Estimation of drug-metabolizing capacity by CYP-genotyping and CYP-expression
News Feb 23, 2012
Many undesired side-effects or therapeutic failures of drugs are the results of differences or changes in drug-metabolism, primarily depending on the levels and activities of cytochrome P450 (CYP) enzymes. In order to assess whether CYP-expression profiles can reflect the hepatic drug-metabolism, we compared CYP mRNA levels in the liver or in peripheral leukocytes with the corresponding hepatic CYP-activities. A preliminary CYP-genotyping for the most frequent polymorphisms in Caucasian populations (CYP2C9*2, CYP2C9*3, CYP2C19*2, CYP2C19*3, CYP2D6*3, CYP2D6*4, CYP2D6*6 and CYP3A5*3) was carried out before CYP-phenotyping, excluding the donors with non-functional alleles of CYP2C9, CYP2C19 and CYP2D6, and those with functional CYP3A5*1 allele from a correlation analysis. The hepatic mRNA levels of CYP1A2, CYP2B6, CYP2C9, CYP2C19, CYP2D6 and CYP3A4 displayed a strong association with CYP-activities in the liver, whereas the expression of CYP1A2, CYP2C9, CYP2C19 and CYP3A4 in leukocytes was proven to reflect the hepatic activities of these CYP species. The leukocytes were found to be inappropriate cells for the assessment of hepatic CYP2B6 and CYP2D6 activities. Combining the results of CYP-genotyping and CYP-phenotyping analyses, patients' drug-metabolizing capacities can be estimated by the CYP-expression in the liver and also in leukocytes, with some limitations. Patients' genetic and non-genetic variations in CYP-status can guide the appropriate selection of drugs and the optimal dose, minimizing the risk of harmful side-effects and ensuring a successful outcome of drug therapy.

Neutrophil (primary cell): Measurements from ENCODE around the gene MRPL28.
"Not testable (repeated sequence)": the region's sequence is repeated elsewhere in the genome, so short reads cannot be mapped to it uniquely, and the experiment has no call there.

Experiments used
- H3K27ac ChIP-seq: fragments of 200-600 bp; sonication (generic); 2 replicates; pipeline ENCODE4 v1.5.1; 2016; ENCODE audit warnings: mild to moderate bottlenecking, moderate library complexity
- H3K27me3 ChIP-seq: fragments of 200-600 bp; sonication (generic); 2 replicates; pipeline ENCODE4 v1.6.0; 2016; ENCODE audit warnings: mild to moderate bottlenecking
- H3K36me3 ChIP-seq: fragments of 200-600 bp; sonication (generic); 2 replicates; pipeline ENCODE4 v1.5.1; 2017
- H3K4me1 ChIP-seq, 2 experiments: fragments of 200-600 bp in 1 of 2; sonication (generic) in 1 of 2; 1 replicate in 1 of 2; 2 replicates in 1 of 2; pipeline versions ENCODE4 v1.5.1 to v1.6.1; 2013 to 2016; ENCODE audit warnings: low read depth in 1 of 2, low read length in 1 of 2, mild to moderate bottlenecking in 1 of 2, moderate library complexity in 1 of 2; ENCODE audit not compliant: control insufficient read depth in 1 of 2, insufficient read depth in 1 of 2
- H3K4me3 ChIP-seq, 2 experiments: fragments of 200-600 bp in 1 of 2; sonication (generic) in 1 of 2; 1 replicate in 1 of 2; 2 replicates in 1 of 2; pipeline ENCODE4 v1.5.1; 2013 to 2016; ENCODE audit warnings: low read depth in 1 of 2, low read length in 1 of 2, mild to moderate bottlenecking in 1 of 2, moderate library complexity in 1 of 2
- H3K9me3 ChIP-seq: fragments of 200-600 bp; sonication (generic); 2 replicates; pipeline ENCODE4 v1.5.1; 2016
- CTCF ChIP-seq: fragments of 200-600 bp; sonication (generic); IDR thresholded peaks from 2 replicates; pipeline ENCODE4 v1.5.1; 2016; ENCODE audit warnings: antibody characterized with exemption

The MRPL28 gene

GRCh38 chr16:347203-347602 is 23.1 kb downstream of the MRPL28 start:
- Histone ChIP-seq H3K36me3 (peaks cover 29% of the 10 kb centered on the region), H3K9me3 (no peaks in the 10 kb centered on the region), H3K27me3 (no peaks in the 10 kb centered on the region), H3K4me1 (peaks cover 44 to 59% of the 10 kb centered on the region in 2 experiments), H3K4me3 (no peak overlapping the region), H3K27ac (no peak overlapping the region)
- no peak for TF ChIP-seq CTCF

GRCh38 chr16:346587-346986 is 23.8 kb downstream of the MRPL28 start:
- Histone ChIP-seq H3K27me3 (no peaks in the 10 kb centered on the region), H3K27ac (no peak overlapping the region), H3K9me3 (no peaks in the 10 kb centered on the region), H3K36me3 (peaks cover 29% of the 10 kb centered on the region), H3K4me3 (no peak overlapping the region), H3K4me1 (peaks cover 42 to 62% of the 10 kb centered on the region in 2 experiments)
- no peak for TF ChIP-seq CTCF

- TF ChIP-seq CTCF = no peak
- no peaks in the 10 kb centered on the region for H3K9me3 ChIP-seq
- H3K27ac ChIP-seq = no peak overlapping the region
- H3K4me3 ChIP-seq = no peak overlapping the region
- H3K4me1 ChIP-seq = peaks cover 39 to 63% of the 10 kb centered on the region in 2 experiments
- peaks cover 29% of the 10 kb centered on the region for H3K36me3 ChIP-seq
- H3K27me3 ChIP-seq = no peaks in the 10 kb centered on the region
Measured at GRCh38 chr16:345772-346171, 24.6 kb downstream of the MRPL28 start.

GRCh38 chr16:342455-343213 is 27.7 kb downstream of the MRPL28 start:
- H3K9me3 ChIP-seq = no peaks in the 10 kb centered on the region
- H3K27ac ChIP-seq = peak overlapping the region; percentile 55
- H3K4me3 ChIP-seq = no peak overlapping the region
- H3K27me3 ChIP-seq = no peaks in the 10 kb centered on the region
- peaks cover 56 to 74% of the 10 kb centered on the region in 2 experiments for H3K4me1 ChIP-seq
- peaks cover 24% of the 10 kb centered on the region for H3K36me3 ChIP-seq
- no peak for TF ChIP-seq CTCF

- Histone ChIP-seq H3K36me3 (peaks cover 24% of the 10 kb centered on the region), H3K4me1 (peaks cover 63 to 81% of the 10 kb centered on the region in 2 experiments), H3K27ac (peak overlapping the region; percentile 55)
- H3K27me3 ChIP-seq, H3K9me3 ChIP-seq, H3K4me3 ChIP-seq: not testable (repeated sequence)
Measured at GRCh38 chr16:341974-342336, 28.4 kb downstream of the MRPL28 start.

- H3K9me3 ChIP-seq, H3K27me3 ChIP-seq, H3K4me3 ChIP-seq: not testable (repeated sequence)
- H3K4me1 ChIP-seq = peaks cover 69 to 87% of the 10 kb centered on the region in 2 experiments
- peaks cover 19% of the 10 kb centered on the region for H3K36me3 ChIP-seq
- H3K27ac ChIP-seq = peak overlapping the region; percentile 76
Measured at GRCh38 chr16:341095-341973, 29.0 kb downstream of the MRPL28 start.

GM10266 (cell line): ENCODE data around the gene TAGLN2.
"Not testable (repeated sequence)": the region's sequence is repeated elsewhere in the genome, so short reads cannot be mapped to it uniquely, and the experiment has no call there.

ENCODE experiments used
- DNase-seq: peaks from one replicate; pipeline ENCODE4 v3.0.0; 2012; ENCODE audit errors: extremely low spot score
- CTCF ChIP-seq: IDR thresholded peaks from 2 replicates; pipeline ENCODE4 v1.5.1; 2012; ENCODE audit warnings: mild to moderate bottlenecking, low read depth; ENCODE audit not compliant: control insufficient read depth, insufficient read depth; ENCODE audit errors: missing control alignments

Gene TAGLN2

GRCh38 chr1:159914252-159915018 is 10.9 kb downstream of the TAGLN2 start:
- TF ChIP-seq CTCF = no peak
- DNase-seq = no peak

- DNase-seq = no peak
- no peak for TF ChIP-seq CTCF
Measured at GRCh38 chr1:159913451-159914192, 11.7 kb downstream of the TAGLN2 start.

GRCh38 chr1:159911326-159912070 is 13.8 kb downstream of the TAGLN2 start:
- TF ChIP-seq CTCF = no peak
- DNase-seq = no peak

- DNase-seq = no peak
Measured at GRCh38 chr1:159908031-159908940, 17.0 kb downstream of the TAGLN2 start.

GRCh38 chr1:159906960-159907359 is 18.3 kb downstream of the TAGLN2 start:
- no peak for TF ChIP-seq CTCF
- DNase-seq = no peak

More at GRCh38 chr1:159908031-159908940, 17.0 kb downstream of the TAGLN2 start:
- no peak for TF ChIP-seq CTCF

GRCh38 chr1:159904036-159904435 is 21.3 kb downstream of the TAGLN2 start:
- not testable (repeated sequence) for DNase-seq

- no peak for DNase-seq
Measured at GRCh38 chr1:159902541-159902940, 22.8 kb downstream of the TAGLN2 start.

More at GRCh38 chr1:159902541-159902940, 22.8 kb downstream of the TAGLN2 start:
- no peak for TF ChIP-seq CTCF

Thi sarticle is published online in The Journal of Pharmacology and Experimental Therapeutics and is free to view.
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